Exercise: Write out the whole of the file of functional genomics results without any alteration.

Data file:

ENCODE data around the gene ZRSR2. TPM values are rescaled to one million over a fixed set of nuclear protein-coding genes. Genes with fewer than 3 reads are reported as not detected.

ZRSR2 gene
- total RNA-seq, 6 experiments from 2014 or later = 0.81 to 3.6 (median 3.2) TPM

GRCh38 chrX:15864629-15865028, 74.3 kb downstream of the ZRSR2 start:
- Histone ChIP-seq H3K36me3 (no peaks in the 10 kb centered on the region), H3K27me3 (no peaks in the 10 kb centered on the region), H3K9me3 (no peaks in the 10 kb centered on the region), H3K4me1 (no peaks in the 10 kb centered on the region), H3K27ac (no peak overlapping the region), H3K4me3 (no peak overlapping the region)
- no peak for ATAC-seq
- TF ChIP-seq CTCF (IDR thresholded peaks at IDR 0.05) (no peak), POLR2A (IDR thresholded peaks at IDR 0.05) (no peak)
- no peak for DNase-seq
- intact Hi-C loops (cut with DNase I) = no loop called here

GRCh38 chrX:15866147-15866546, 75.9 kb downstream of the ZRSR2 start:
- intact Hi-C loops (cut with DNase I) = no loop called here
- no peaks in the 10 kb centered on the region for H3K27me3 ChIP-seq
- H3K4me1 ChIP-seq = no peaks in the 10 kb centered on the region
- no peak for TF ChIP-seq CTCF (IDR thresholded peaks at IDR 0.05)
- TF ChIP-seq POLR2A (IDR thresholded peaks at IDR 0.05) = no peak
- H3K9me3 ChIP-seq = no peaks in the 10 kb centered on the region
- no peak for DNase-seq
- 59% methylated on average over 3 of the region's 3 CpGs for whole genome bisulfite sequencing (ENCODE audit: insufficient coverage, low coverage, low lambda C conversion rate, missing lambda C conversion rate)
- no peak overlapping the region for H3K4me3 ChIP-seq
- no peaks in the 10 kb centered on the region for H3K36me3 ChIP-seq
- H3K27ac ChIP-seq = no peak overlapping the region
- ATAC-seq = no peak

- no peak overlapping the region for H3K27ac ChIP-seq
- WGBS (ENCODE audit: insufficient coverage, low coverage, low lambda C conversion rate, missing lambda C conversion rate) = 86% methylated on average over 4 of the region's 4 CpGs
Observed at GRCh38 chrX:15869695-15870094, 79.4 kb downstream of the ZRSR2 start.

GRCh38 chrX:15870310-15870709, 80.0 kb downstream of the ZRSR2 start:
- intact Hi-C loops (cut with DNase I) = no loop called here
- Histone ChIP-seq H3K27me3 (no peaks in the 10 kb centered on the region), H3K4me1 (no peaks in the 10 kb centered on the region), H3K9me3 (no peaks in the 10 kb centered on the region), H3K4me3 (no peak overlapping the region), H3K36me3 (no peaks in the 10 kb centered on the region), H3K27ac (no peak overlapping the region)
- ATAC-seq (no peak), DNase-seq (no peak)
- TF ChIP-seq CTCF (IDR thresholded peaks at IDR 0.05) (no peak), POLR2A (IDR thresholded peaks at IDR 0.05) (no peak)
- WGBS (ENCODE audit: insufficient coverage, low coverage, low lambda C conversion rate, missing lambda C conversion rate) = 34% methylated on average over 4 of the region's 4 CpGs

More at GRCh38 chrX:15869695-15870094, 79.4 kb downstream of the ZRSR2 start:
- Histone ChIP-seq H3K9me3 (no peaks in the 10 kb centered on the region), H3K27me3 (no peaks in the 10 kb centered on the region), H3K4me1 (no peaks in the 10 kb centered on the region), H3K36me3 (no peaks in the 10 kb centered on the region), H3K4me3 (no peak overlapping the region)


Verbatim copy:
ENCODE data around the gene ZRSR2. TPM values are rescaled to one million over a fixed set of nuclear protein-coding genes. Genes with fewer than 3 reads are reported as not detected.

ZRSR2 gene
- total RNA-seq, 6 experiments from 2014 or later = 0.81 to 3.6 (median 3.2) TPM

GRCh38 chrX:15864629-15865028, 74.3 kb downstream of the ZRSR2 start:
- Histone ChIP-seq H3K36me3 (no peaks in the 10 kb centered on the region), H3K27me3 (no peaks in the 10 kb centered on the region), H3K9me3 (no peaks in the 10 kb centered on the region), H3K4me1 (no peaks in the 10 kb centered on the region), H3K27ac (no peak overlapping the region), H3K4me3 (no peak overlapping the region)
- no peak for ATAC-seq
- TF ChIP-seq CTCF (IDR thresholded peaks at IDR 0.05) (no peak), POLR2A (IDR thresholded peaks at IDR 0.05) (no peak)
- no peak for DNase-seq
- intact Hi-C loops (cut with DNase I) = no loop called here

GRCh38 chrX:15866147-15866546, 75.9 kb downstream of the ZRSR2 start:
- intact Hi-C loops (cut with DNase I) = no loop called here
- no peaks in the 10 kb centered on the region for H3K27me3 ChIP-seq
- H3K4me1 ChIP-seq = no peaks in the 10 kb centered on the region
- no peak for TF ChIP-seq CTCF (IDR thresholded peaks at IDR 0.05)
- TF ChIP-seq POLR2A (IDR thresholded peaks at IDR 0.05) = no peak
- H3K9me3 ChIP-seq = no peaks in the 10 kb centered on the region
- no peak for DNase-seq
- 59% methylated on average over 3 of the region's 3 CpGs for whole genome bisulfite sequencing (ENCODE audit: insufficient coverage, low coverage, low lambda C conversion rate, missing lambda C conversion rate)
- no peak overlapping the region for H3K4me3 ChIP-seq
- no peaks in the 10 kb centered on the region for H3K36me3 ChIP-seq
- H3K27ac ChIP-seq = no peak overlapping the region
- ATAC-seq = no peak

- no peak overlapping the region for H3K27ac ChIP-seq
- WGBS (ENCODE audit: insufficient coverage, low coverage, low lambda C conversion rate, missing lambda C conversion rate) = 86% methylated on average over 4 of the region's 4 CpGs
Observed at GRCh38 chrX:15869695-15870094, 79.4 kb downstream of the ZRSR2 start.

GRCh38 chrX:15870310-15870709, 80.0 kb downstream of the ZRSR2 start:
- intact Hi-C loops (cut with DNase I) = no loop called here
- Histone ChIP-seq H3K27me3 (no peaks in the 10 kb centered on the region), H3K4me1 (no peaks in the 10 kb centered on the region), H3K9me3 (no peaks in the 10 kb centered on the region), H3K4me3 (no peak overlapping the region), H3K36me3 (no peaks in the 10 kb centered on the region), H3K27ac (no peak overlapping the region)
- ATAC-seq (no peak), DNase-seq (no peak)
- TF ChIP-seq CTCF (IDR thresholded peaks at IDR 0.05) (no peak), POLR2A (IDR thresholded peaks at IDR 0.05) (no peak)
- WGBS (ENCODE audit: insufficient coverage, low coverage, low lambda C conversion rate, missing lambda C conversion rate) = 34% methylated on average over 4 of the region's 4 CpGs

More at GRCh38 chrX:15869695-15870094, 79.4 kb downstream of the ZRSR2 start:
- Histone ChIP-seq H3K9me3 (no peaks in the 10 kb centered on the region), H3K27me3 (no peaks in the 10 kb centered on the region), H3K4me1 (no peaks in the 10 kb centered on the region), H3K36me3 (no peaks in the 10 kb centered on the region), H3K4me3 (no peak overlapping the region)